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The German WWII Luftwaffe Paratrooper Combat Badge - During World War II, the German Air Force (Luftwaffe) raised a variety of airborne light infantry units, known as the Fallschirmjäger, or "paratroopers". At first, before the war, the forces were a part of the Army. Later they became a part of the German Air Force.

  1. Over 54,449 paratroops were killed in action.
  2. Over 8,000 paratroops are still listed as missing in action.
  3. Paratroopers were issued a total of 134 Knight's Cross of the Iron Crosses between the years 1940-1945.

Starting from a small collection of Fallschirmjäger battalions at the beginning of the war, the Luftwaffe built up a division-sized unit of three Fallschirmjäger regiments plus supporting arms and air assets, known as the 7th Flieger Division (7th Air Division).

Fallschirmjäger units made the first airborne invasion when invading Denmark on the 9 April 1940. In the early morning hours they attacked and took control of Aalborg airport which played a key role acting as a refuel station for the Luftwaffe in the further invasion into Norway. In the same assault the bridges around Aalborg were taken. Other airborne attacks on Denmark the 9 April were also carried out, including one on a fort on the island Masnedo.

After mid-1944, Fallschirmjäger were no longer trained as paratroops due to the realities of the strategic situation, but retained the Fallschirmjäger honorific. Near the end of the war, the series of new Fallschirmjäger divisions extended to over a dozen, with a concomitant reduction in quality in the higher-numbered units of the series. Among these divisions was the 9th Fallschirmjäger Division, which was the final parachute division to be raised by Germany during World War II.

The division was destroyed during the Battle of Berlin in April 1945. (These divisions should not be confused with the Luftwaffe Field Divisions, a poorly organised and managed series of light infantry divisions raised from excess Luftwaffe personnel early in the war.)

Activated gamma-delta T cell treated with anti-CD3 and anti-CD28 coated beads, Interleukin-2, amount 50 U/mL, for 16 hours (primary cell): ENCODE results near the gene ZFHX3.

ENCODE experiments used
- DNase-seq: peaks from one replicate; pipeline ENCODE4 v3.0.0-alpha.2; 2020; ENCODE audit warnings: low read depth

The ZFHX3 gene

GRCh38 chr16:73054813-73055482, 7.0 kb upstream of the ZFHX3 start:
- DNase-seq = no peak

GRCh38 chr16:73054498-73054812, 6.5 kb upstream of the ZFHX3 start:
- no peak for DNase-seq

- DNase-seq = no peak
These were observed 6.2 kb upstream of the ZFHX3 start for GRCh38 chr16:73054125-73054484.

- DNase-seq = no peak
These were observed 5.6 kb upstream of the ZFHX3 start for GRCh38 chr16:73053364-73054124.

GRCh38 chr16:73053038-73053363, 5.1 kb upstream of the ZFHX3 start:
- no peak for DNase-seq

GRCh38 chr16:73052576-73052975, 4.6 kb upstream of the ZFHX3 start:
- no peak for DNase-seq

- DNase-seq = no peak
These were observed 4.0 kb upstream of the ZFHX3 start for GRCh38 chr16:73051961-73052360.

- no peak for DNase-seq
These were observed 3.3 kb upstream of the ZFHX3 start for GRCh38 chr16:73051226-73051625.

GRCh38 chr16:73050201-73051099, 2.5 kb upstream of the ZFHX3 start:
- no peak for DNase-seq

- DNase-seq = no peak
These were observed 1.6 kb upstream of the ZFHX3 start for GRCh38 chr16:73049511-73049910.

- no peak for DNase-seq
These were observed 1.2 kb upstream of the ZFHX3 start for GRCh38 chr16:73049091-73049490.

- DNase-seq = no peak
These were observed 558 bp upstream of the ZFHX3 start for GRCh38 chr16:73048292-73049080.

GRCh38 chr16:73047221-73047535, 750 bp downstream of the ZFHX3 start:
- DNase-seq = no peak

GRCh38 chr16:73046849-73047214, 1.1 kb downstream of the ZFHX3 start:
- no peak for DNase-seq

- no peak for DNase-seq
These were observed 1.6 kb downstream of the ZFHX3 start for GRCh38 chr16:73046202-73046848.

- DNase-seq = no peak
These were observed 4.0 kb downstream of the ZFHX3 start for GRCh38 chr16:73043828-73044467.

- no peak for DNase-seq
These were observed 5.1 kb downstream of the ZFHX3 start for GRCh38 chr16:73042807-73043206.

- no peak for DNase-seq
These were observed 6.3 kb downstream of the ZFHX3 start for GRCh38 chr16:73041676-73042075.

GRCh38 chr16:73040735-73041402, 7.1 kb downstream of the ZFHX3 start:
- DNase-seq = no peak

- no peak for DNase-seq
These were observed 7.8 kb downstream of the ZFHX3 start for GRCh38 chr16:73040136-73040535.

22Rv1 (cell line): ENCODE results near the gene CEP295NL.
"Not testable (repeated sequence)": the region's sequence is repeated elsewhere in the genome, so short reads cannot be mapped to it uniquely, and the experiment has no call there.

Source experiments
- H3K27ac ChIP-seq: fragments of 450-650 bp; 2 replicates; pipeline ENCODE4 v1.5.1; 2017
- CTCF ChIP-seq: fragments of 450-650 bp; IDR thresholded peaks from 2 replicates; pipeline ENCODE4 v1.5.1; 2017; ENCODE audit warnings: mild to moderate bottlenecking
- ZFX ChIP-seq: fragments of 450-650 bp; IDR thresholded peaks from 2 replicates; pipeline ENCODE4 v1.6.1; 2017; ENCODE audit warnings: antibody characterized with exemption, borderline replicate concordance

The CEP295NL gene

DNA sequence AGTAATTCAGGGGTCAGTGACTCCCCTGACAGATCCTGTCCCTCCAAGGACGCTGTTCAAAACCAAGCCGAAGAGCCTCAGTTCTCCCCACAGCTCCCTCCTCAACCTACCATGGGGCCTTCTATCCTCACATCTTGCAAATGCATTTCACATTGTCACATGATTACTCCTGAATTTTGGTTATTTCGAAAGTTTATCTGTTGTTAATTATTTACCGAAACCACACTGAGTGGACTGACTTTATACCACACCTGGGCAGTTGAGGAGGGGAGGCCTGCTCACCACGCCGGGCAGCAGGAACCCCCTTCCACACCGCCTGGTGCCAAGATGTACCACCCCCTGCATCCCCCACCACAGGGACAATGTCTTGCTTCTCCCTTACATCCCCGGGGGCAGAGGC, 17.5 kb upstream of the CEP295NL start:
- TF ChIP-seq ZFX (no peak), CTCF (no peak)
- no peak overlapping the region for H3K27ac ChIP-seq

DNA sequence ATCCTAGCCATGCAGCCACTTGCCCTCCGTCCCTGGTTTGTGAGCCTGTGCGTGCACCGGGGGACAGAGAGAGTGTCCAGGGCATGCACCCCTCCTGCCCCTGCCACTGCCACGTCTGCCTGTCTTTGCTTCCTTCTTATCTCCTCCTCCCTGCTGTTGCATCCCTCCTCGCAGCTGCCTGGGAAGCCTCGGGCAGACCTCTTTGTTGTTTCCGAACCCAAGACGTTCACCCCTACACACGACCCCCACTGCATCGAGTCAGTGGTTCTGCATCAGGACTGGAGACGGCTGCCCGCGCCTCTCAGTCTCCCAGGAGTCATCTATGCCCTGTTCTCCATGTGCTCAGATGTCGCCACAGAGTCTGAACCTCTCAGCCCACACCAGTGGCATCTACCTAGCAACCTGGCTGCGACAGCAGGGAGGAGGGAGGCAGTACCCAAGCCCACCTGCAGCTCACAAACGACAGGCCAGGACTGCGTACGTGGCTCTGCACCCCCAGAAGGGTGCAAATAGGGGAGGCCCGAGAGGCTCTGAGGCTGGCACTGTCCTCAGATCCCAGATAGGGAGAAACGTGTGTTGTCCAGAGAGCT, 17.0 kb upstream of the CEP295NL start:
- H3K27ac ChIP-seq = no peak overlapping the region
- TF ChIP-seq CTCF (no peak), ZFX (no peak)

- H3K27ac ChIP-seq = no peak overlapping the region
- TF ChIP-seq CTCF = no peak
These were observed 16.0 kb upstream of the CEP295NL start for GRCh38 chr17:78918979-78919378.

A special version of the German armed forces' (Wehrmacht's ) modernized steel helmet (stahlhelm), the M1935, called the Fallschirmhelm, was designed and issued to Fallschirmjäger units. It did away with the projecting visor and deep, flared rim of the standard-issue helmet, and added further improvements. The modified shell incorporated a completely different and more substantial leather liner and chinstrap design that provided far more protection for German airborne troops; this model was known as the M1938.

Fallschirmjager would be awarded the Fallschirmschützenabzeichen, a Paratrooper Insignia featuring a diving gold eagle gripping a swastika.

The Air Force paratrooper badge was authorized on November 5th, 1936 by the Minister of Aviation. The badge was issued in a blue box with an award document. The soldier would wear it on the left side of the uniform in a vertical position.

The design of the badge consisted of an oval metal wreath. The left half of the oval is adorned with laurel leafs while the right side has oak leafing. The bottom of the oval terminates on a three circle ring that simulates holding the wreath together. A diving eagle is placed across the wreath in a downward angle. It is facing left and it is clutching a swastika.

The back of the badge shows the two piece construction. The laurels (circle) being one piece while the eagle makes the second part. Both pieces are secured together by rivets. It is very important to take a close look at the rivets becausethis is one of the ways in which the fakes can be distinguished. Most of the reproductions do not do a good job of duplicating the rivets.